What are your thoughts on picking up hitchhikers? Have you ever picked one up? I wrote an entire blog post about picking up hitchhikers in South America? My entire life I have been warned about the dangers of talking to strangers (and more importantly, My very British upbringing drummed into me that it’s not socially acceptable to ask people to help you for free. It’s a sad state of affairs that (because of a very small number of crazies) society is teaching us not to trust one another. Being told to never pick up hitchhikers often goes hand in hand with this.
I get it. I really do. As a solo female, it’s much more likely that I am putting myself in danger by hitchhiking/ picking up a hitchhiker. My travel experience and knowledge probably isn’t going to be much use vs a 6 foot stranger if they feel the need to over power me. However, outside of the Europe, the attitude towards hitchhiking seems to be a lots less negative. As a result, I find it to be much more common and ,in turn, ‘safer’ feeling.
With that in mind, at the start of our road trip around North Argentina, we verbally agreed to embrace new experiences and pick up hitchhikers we spotted during our 1200 km trip. Despite travelling on a very low budget, we encountered many long term travellers, all of whom were not privy to the luxury of hiring a car the same way that we were. As a duo, it felt like a good (and safer) time to try dishing out some good will and positive vibes. We’d anticipated meeting some cool characters, but we hadn’t expected it to bring us some of the most memorable moments of our trip …
Picking up hitchhikers in Argentina
Our first hitchhiker was an Argentinian man we met whilst stopping at a view point in the mountains between Cachi and Salta. At the viewpoint were a couple of ‘shacks’ with locals selling souvenirs; llama meat, knives, cheeses, pictures, the usual. There was nothing for miles. No towns, no service stops, just nature. We’d asked one of the stall holders for hot water for matte (you can’t travel with an Argentinian without having to make up multiple cups of the traditional drink en route). The man had offered us the hot water (and goods from his stall) in exchange for a lift to the city. We accepted.
Our new friend, Michael, was a big dude. I mean really big. So big that when he sat in the back of our car, it physically sunk. He sported a cowboy style hat and chunky cowboy boots that he tucked a big knife into the right foot of. He used that knife for everything; opening bottles, picking his teeth (yup), castrating his cows (he showed me a photo). Michael didn’t speak a word of English, but made a constant effort to try communicating with me via my very limited understanding of the Spanish language. He should have intimidated me, but our willingness to give him a free ride for the 100 km journey immediately lightened the mood, and karma came bouncing back to us.
About 20 minutes into our downhill mountain journey, Michael told us to pull over next to a small stop at the side of the road; a ‘restaurant’ hangout for locals that his friends lived in. On hearing that we were helping out their friend, our new hosts sat us down to a full 3-course meal, complete with beer and a commentary of the surrounding area. A week into my Argentina travels, I’d come to accept my bread and tomato vegan diet. I hadn’t found anywhere set up for my dietary needs. However, on hearing I was vegan, our hitchhiker’s friends whipped me up a vegan salad of tomato, avocado, grated carrot and cheese (for Lucas), and placed it down with a side of rice, bread and spicy condiments. It was the best meal I had my entire trip.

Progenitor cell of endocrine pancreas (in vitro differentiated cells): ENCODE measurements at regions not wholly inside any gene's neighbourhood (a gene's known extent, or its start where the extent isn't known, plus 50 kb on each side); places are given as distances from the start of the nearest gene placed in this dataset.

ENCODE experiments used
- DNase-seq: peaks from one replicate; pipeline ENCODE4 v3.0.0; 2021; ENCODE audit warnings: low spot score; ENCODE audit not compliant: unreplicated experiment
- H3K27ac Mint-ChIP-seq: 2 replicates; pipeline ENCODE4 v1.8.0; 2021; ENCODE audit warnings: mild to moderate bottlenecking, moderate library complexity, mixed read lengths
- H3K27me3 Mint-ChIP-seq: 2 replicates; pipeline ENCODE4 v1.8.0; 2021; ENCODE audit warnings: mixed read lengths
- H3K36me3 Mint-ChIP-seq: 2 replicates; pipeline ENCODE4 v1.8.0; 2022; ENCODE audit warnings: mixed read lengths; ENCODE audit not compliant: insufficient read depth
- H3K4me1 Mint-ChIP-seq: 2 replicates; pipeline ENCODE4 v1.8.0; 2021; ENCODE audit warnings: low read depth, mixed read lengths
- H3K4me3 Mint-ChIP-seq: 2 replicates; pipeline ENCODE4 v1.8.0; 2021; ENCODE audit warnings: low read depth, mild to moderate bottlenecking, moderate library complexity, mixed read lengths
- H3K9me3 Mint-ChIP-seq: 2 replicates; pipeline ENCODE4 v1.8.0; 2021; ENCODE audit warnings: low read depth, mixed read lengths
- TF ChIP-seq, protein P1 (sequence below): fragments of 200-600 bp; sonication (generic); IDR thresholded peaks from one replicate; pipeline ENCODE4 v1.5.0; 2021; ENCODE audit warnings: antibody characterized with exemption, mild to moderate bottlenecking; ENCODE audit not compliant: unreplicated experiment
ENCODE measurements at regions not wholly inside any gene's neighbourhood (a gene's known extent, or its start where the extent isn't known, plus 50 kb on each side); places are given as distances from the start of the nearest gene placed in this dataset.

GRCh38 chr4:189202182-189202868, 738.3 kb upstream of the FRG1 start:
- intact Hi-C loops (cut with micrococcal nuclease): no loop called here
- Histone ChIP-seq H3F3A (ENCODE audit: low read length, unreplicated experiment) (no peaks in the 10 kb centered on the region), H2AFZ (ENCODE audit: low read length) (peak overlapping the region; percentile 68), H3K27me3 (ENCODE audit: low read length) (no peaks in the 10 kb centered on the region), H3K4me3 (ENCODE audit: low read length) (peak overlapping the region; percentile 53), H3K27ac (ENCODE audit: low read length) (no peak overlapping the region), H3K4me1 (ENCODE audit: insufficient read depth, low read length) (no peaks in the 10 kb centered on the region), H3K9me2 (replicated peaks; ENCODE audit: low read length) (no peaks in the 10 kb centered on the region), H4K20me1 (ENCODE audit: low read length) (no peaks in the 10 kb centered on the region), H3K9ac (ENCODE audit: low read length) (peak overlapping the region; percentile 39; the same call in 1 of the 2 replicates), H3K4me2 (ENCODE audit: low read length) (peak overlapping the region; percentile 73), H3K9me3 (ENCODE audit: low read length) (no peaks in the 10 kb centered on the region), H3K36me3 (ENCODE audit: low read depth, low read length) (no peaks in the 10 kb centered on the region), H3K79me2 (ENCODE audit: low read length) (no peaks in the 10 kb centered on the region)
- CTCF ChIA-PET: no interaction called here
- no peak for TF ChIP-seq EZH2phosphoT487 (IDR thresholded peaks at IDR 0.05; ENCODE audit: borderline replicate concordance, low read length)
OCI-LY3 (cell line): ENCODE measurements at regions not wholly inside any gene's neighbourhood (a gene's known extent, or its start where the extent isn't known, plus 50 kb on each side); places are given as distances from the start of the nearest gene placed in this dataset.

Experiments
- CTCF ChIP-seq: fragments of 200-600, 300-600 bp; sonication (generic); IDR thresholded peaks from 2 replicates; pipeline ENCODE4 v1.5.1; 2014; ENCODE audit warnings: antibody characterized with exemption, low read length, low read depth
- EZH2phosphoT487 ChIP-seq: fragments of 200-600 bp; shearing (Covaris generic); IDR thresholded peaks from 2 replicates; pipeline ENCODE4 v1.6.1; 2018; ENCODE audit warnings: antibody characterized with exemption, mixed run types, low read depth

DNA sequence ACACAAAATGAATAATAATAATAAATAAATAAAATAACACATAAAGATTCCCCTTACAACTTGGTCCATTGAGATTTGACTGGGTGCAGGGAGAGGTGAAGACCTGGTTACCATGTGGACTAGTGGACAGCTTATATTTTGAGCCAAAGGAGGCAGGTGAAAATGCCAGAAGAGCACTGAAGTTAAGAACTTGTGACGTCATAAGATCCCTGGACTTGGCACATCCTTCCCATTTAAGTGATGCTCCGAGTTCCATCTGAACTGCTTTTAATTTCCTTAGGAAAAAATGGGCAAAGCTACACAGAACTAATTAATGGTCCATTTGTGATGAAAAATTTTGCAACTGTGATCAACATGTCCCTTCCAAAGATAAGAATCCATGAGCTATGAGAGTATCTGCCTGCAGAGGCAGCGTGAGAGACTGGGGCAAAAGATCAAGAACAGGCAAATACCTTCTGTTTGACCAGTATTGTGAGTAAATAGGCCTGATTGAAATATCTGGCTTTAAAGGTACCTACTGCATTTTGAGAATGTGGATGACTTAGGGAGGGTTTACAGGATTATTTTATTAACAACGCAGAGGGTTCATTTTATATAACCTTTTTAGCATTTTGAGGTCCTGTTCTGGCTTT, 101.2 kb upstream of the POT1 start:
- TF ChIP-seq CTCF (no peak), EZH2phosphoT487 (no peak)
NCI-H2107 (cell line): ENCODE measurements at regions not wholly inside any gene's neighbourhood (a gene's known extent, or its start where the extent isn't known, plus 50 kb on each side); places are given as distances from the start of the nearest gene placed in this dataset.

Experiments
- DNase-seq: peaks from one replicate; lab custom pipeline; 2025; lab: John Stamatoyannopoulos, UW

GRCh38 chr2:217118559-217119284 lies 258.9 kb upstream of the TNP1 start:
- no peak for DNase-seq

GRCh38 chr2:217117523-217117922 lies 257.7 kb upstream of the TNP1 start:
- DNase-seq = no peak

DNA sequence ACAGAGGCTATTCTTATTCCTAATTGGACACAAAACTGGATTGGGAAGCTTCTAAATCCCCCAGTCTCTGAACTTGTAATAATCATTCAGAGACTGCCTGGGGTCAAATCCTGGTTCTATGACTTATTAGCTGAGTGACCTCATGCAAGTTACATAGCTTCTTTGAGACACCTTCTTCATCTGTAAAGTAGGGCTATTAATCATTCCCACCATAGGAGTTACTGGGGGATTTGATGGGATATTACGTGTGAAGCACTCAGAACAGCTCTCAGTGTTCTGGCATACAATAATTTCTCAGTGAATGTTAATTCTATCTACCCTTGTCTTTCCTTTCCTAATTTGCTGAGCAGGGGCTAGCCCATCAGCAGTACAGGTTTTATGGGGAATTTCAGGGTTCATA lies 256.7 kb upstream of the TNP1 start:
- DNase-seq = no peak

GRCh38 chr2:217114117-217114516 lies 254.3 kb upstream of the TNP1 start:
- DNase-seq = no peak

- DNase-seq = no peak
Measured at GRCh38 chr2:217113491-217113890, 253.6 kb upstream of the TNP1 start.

Due to their remote location, they were set up to be fully self sufficient. A water supply system was set up from the river, herds of animals roamed around their land and they had a private housing area off the back of their restaurant. They showed us everything, swapping gifts with me in exchange for dates and figs I’d brought from home for snacking on. They’d never tried either. I played with their children, their baby goats, and was treated like a member of their family for the full afternoon. All because we had picked up their friend.
We left our new mountain friends refreshed and excited about our new encounters. Our new willingness to keep an open mind about helping a stranger, provided us with one of the best moments of our trip. We couldn’t have paid a tour for our new friendship and no book could have taken us through the same experience of someone else’s lives or culture.
Our time with Michael was so wonderful, that we picked up two more sets of hitchhikers on our short trip, leaving us with even more wonderful stories and memories. I can’t stress safety enough, but similarly, I can’t help encouraging you to take a chance and support your fellow traveller.
Have you experienced any positive/negative moments whilst hitchhiking/picking up hitchhikers? Do you think that it’s safer to do this in some places than others? I’d love to hear thoughts?